All of my life I have wanted an attic writing room. It's a romantic notion and something that's hard to secure when you don't have the financial means or the neighborhood with such a house. Even though I was laid off from my company in June and had to rescind my offer on a Cape Cod, I lucked out and found a rental house near downtown. It was bright and airy, twice the size of our old bungalow, with hardwood floors and 9-foot ceilings, more windows than I had ever seen (my bedroom was once the sun porch), and an attic "play space" hidden off the second bedroom. Thaddeus and I took one look at the house and rented it immediately. I helped fix up part of it in exchange for lower rent. We nicknamed the attic our Gryffindor Common Room: he would have the main part of it for his toys and an extra bed for napping and reading & guests. We have a little corner for listening to our records. And I carved out the 2nd nook as my writing space.

The bedroom writing space.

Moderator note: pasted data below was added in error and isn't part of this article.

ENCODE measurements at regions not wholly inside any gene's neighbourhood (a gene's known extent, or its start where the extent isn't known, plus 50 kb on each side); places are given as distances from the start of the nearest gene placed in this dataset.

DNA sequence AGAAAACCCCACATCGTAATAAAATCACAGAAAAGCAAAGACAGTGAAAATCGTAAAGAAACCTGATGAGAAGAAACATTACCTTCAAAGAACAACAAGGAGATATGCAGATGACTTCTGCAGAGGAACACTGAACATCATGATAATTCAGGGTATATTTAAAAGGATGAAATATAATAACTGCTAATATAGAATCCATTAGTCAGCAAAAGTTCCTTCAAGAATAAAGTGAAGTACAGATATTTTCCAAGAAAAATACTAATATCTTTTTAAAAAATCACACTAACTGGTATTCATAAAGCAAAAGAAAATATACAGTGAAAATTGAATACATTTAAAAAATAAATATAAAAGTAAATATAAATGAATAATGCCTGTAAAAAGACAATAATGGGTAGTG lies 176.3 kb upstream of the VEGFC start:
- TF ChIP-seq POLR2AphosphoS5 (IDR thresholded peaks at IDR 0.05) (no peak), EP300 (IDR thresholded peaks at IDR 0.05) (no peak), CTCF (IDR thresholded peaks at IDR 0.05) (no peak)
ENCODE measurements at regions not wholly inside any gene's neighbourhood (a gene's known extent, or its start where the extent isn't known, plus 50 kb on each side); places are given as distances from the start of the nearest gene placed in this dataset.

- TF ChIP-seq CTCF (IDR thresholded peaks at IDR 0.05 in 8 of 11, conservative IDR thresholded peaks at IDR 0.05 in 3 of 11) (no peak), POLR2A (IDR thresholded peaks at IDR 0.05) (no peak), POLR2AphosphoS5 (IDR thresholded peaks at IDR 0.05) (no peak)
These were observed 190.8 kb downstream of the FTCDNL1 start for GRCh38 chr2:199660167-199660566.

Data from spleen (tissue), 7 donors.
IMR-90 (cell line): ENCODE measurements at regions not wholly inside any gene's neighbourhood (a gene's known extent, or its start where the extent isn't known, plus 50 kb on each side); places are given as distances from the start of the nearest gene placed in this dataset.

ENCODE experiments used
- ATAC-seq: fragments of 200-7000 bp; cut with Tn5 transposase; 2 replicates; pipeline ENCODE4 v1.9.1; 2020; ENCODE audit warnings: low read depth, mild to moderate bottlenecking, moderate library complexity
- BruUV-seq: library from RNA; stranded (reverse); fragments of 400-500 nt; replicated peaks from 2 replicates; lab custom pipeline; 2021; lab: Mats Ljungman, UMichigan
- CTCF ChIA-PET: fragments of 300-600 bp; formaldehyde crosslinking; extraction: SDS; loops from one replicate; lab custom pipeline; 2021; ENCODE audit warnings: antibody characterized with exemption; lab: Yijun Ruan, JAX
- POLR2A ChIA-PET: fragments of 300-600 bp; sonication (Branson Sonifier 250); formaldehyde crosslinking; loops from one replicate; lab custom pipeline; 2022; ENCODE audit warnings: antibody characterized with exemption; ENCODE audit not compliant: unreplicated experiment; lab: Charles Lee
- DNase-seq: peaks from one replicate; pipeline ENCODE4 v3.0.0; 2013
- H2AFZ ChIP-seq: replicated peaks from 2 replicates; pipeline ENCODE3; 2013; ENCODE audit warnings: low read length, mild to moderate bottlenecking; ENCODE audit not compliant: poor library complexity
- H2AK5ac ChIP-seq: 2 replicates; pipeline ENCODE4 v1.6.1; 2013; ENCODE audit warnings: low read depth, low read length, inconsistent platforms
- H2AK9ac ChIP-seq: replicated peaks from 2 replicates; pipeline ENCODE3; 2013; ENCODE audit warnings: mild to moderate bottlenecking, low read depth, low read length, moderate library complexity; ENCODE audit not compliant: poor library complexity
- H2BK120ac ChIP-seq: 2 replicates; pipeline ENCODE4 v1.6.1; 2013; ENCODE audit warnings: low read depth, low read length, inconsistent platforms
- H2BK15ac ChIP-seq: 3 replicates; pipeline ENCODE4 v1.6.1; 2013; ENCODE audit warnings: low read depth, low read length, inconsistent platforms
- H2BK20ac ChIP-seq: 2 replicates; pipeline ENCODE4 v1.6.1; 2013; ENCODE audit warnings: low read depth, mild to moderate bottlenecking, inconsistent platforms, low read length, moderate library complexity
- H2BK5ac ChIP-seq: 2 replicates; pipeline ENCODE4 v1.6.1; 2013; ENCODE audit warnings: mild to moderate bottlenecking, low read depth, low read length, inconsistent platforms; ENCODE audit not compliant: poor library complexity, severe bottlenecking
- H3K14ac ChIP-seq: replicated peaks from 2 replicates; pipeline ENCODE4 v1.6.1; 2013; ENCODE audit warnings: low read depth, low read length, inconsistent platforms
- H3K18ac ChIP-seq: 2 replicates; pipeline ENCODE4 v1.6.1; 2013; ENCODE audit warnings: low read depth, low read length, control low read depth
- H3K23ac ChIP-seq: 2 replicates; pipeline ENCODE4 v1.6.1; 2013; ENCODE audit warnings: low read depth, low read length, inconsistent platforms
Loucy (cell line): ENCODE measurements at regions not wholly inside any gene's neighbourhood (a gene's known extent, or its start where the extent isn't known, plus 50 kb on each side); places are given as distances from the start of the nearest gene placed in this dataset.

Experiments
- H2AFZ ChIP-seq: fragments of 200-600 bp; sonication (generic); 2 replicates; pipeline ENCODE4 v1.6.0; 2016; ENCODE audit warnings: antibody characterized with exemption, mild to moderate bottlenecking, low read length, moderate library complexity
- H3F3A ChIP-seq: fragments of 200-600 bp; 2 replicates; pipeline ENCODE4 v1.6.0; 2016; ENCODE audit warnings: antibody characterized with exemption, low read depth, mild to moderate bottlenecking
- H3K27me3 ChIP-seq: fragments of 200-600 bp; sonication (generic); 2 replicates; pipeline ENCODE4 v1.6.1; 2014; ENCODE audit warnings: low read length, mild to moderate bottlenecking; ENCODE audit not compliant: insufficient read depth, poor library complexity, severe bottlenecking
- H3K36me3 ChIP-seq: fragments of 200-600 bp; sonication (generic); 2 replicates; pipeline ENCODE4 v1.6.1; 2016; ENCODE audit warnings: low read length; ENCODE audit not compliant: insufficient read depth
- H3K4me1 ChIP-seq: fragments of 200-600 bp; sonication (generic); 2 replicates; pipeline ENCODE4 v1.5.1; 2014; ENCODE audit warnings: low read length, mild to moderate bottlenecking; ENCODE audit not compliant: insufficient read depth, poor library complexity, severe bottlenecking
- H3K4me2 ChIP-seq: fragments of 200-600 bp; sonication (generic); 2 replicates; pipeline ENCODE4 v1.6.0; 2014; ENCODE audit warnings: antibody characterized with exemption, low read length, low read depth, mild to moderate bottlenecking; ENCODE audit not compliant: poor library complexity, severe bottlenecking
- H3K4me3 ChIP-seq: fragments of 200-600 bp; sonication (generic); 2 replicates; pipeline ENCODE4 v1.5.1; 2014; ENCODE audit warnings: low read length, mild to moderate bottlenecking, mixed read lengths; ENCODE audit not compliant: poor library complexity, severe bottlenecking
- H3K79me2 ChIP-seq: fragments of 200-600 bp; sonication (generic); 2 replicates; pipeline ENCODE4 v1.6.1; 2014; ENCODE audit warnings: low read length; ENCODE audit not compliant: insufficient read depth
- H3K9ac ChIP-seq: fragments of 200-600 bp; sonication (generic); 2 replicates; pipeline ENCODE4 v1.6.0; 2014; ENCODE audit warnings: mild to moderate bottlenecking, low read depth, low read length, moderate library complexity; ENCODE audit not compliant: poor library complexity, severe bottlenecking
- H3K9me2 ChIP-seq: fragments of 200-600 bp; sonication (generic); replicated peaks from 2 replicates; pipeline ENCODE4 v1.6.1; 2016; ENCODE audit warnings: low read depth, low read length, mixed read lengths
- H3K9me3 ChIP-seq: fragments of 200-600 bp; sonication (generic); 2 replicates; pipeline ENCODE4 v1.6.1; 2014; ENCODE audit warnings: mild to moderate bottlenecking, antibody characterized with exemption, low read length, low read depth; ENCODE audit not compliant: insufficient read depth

The bedroom writing space.

I still can't believe it: I now have two writing rooms. One downstairs, a space at my tried-and-true antique secretary in my bedroom. The desk has been in my family for generations, and I wrote a book of short stories and a novel at that desk. And now one in the attic as I always dreamed. Swivel the chair and look out into the forest and beyond that (in the winters), the old cemetery that features prominently in my first book. You work so hard for so long at something, and suddenly the opportunity is right there in front of you to finally have a room of your own to create your art. Well, I'm sharing it with a 7 year-old, but it's close enough. It will do.

The attic nook, before.
The attic nook, before.
The attic nook, after.
The attic nook, after.

I am typing this from the new desk in the attic. It's raining. There are pages piled beside me to revise. I couldn't be happier. This last month was so emotionally and physically trying: holding it all together through job loss, selling my first house, scrambling to find another, moving, parenting, freelancing, and experiencing a death in the family. The final box was unpacked today. This may only be temporary--months, hopefully at least a year or two--but it's become very clear recently that all things are. I finally feel at home, and now I can do real work.

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